"From Wine What Sudden Friendship Springs"

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Last Updated on January 19, 2017, by eNotes Editorial. Word Count: 190

Context: This satire was intended for "a Country Gentleman" whose identity is unknown. The poet tells of a king who found out the truth about his courtiers and ministers when he lost his way during a hunt and had to spend the night with a cottager in the countryside. Then...

(The entire section contains 190 words.)

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Context: This satire was intended for "a Country Gentleman" whose identity is unknown. The poet tells of a king who found out the truth about his courtiers and ministers when he lost his way during a hunt and had to spend the night with a cottager in the countryside. Then the story of the king is applied to a country squire who keeps a cur named Yap. The dog is insolent, and the squire loses the friendship of all his tenants and neighbors, till one day the dog disappears for a while, chasing a bitch in heat, and a neighbor tells the squire the cause of his isolation. This quotation is from the first part of the satire, which tells how the king, Antiochus, having lost his way, finds shelter with one of his Parthian subjects. Not knowing the identity of his guest, the cottager feeds and shelters the stranger; over food and drink the peasant speaks frankly:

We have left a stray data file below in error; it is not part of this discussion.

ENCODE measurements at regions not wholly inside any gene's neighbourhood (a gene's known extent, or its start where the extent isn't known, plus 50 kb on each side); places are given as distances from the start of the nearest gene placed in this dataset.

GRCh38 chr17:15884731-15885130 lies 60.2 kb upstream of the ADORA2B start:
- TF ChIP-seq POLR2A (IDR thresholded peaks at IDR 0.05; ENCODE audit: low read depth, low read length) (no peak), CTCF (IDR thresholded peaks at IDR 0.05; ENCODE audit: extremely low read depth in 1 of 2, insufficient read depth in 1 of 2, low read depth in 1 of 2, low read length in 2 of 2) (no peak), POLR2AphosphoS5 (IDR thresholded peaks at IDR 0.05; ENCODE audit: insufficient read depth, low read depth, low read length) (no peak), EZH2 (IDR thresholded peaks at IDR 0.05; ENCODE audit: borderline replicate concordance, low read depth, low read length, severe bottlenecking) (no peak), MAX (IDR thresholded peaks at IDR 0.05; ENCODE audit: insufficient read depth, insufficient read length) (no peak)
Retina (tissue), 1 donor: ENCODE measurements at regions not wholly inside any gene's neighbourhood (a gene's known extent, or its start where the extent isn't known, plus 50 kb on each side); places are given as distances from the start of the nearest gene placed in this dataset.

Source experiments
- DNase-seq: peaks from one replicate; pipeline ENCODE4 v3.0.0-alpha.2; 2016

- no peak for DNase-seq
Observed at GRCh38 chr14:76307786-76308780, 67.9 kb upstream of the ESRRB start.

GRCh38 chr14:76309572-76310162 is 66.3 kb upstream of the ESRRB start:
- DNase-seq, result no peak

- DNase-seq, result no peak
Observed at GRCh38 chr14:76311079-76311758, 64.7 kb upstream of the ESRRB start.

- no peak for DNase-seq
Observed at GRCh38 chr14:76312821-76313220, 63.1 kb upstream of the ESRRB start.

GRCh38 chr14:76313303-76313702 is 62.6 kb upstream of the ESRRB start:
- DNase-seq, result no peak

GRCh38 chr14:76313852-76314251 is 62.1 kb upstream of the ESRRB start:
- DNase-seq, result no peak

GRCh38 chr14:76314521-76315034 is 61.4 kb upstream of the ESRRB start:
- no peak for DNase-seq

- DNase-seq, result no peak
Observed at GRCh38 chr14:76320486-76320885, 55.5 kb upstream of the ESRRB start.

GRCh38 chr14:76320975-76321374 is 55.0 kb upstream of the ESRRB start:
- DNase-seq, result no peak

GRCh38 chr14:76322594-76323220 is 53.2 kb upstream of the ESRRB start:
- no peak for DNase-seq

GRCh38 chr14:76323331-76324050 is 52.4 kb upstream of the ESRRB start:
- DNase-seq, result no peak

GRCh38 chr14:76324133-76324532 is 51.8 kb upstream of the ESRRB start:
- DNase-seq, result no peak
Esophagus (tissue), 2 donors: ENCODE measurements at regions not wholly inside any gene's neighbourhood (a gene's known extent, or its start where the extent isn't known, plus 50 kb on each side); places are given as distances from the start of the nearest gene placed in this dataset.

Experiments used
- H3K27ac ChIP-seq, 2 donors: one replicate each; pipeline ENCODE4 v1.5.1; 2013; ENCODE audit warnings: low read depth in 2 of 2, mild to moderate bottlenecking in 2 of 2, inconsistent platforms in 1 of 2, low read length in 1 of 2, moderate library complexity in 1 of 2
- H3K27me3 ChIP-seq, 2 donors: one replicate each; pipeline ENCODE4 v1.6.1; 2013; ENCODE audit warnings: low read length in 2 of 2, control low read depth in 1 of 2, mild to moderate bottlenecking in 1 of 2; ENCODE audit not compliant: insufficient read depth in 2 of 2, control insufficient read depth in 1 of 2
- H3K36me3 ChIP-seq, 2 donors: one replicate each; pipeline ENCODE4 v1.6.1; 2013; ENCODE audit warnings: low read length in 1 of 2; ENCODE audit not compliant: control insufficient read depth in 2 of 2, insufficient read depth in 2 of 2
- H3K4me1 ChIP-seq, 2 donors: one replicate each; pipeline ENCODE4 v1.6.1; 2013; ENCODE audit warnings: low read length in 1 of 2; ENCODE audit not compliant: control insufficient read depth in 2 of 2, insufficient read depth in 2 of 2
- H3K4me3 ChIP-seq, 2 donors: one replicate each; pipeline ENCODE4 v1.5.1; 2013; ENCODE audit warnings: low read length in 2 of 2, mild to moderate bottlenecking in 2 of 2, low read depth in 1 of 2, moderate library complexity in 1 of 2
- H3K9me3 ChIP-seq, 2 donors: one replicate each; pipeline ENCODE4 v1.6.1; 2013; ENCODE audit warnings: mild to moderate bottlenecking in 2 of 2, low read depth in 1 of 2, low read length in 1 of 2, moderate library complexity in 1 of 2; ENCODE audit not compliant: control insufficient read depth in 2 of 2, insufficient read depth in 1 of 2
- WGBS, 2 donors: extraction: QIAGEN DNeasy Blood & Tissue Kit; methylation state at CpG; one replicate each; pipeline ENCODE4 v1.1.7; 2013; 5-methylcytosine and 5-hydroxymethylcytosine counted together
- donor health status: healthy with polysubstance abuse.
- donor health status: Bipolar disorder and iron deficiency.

The Parthian clown brought forth his best.
The king, unknown, his feast enjoy'd,
And various chat the hours employ'd.
From wine what sudden friendship springs!
Frankly they talk'd of courts and kings.

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